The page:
Kolab’s* life was tough. A teen in Cambodia, she and her family lived in poverty.
Her father worked as a day laborer for a while, but then couldn’t find work; her mother had to support her three daughters and one son by herself.
Deceived and trapped
Kolab (*name changed to protect identity) wanted to help her family financially. She heard from a friend who worked at a coffee shop in Phnom Penh and decided to get a job there.
What she didn’t know was that the café was a cover for a brothel.
That’s how traffickers operate. They live among villagers — and if they can recruit one girl, she can recruit others.
‘No one would value me if they knew I did that job’
Kolab realized almost immediately the true nature of the work, but her family was in need.
She borrowed money from the brothel’s owners to send to her family, but this obligated her to do what they said to pay off her debt.
Throughout her time in the brothel, she lived in constant fear of being mistreated. “I wasn’t happy,” she says. “No one would value me if they knew I did that job.”
The global reach of human trafficking
Human trafficking is modern-day slavery, affecting nearly 21 million people worldwide. It affects nearly every country on earth, either as a point of origin, transit, or destination.
While global efforts have made some progress in increasing the number of survivors identified and assisted, as well as the number of prosecutions and convictions of traffickers, there is still much to be done. According to 2015 Trafficking in Persons data, increases in identification, prosecutions, and convictions have remained relatively stagnant since 2011.
“While stories like Kolab’s are sadly not uncommon, it is important to note that trafficking affects men, women, boys, and girls across the globe — for both sexual and labor exploitation,” explains World Vision child protection expert Matthew Stephens.
“Without increasing investment and efforts to prevent all forms of trafficking and exploitation, we will continue to see this crime perpetrated again and again.”
Recovery from the horror of trafficking
After a police raid at the brothel, Kolab was sent to World Vision’s Trauma Recovery Center. The center provides counseling, education, and vocational training for girls, while also working to reintegrate them with their families and communities.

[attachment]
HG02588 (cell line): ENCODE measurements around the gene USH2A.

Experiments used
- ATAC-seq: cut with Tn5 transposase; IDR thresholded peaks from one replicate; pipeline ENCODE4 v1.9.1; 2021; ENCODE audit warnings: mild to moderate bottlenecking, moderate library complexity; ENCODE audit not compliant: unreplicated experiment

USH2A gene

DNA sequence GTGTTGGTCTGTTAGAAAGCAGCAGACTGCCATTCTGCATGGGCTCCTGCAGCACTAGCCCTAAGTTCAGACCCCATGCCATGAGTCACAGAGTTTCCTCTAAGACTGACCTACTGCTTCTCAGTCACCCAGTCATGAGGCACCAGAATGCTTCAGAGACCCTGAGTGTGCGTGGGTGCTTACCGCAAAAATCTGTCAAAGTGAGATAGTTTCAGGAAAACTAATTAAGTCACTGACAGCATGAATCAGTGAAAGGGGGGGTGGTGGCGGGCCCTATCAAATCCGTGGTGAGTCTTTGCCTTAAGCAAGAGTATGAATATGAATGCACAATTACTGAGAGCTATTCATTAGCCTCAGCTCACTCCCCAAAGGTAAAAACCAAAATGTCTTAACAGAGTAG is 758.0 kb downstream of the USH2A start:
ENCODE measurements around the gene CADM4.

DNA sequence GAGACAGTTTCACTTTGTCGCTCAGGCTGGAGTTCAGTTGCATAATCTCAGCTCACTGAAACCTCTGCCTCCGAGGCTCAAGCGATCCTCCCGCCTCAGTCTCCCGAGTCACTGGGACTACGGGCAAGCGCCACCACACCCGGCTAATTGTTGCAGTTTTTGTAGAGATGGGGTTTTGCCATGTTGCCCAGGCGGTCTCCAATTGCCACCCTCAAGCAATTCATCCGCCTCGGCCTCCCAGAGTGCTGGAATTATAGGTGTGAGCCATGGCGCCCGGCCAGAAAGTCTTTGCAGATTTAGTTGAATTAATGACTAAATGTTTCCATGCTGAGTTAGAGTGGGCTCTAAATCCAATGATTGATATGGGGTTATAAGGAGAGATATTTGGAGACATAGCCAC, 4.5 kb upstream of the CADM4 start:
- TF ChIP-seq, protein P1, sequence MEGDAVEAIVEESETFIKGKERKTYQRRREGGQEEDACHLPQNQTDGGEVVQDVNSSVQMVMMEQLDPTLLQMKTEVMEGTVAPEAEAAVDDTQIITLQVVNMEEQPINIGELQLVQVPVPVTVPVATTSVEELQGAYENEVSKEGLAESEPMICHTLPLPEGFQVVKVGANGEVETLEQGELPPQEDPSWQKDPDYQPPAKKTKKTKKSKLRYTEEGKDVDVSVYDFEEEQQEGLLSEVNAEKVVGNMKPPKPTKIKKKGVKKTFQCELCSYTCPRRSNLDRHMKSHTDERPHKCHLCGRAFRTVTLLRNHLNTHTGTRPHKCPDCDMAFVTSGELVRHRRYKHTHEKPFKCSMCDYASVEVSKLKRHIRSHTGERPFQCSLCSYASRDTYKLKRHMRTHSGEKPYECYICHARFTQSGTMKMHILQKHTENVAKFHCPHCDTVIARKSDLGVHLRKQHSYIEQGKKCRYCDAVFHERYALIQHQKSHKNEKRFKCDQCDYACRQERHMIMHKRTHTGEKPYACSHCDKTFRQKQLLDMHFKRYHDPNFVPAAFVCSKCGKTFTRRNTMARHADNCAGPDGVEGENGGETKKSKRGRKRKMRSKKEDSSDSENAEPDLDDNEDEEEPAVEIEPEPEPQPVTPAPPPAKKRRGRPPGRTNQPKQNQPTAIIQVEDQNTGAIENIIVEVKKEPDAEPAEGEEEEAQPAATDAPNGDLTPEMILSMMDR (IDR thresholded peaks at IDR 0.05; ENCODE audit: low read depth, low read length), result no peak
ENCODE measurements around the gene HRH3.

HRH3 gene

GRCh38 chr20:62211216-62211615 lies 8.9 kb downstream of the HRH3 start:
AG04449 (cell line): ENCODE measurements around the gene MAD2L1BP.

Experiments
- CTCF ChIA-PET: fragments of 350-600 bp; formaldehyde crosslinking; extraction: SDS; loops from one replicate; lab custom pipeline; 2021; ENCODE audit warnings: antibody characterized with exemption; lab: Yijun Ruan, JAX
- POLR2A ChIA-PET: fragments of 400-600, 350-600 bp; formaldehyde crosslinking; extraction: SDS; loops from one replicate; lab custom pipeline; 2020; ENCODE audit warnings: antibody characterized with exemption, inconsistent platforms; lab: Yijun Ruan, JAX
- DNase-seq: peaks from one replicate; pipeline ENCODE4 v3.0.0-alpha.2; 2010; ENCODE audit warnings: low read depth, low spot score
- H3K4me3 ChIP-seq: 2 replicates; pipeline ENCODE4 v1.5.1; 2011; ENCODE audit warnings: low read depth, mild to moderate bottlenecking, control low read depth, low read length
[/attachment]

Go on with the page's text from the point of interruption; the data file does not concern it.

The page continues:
At the center, Kolab met a World Vision staff member named Kim Sin. Kolab and the other girls called her “Ma.”
“I felt warm and so happy when I learned that the center’s staff cared about me,” Kolab explained.
As part of the rehabilitation, World Vision arranged for Kolab to join a training program at a local beauty salon. Kim says that of the seven girls who came to the center at the same time, Kolab had the most commitment to learn.
Last year, Kolab completed her time at the center and now lives with friends.
Because of her dedication to her new life, Kolab often reaches out to Kim for advice and encouragement; Kim is like a second mother to her.
From enslavement to a future of promise
Kolab’s parents pressure her to return home so she can take care of them. She remains loving but is firm with them, saying, “I miss you, but I can’t afford not to learn a skill.”
After five more months of training, Kolab can become a salon supervisor; her ultimate goal is to have her own beauty shop.
Kim says of Kolab, “I see her character and patience.”
That patience, character, and determination have helped Kolab walk through the horror of trafficking and into a future full of promise.
How you can help
- Join us in praying for children vulnerable to human trafficking. Pray for better practices and protections for children. Pray also for individuals and organizations working to prevent child trafficking and helping survivors recover.
- Make a donation to help fight human trafficking. Your gift will help support our efforts to ensure safe places for trafficked and vulnerable children; provide counseling and vocational training to help trafficking survivors recover; reunite trafficked children with their families when possible; and support the appropriate authorities to identify, investigate, and prosecute traffickers.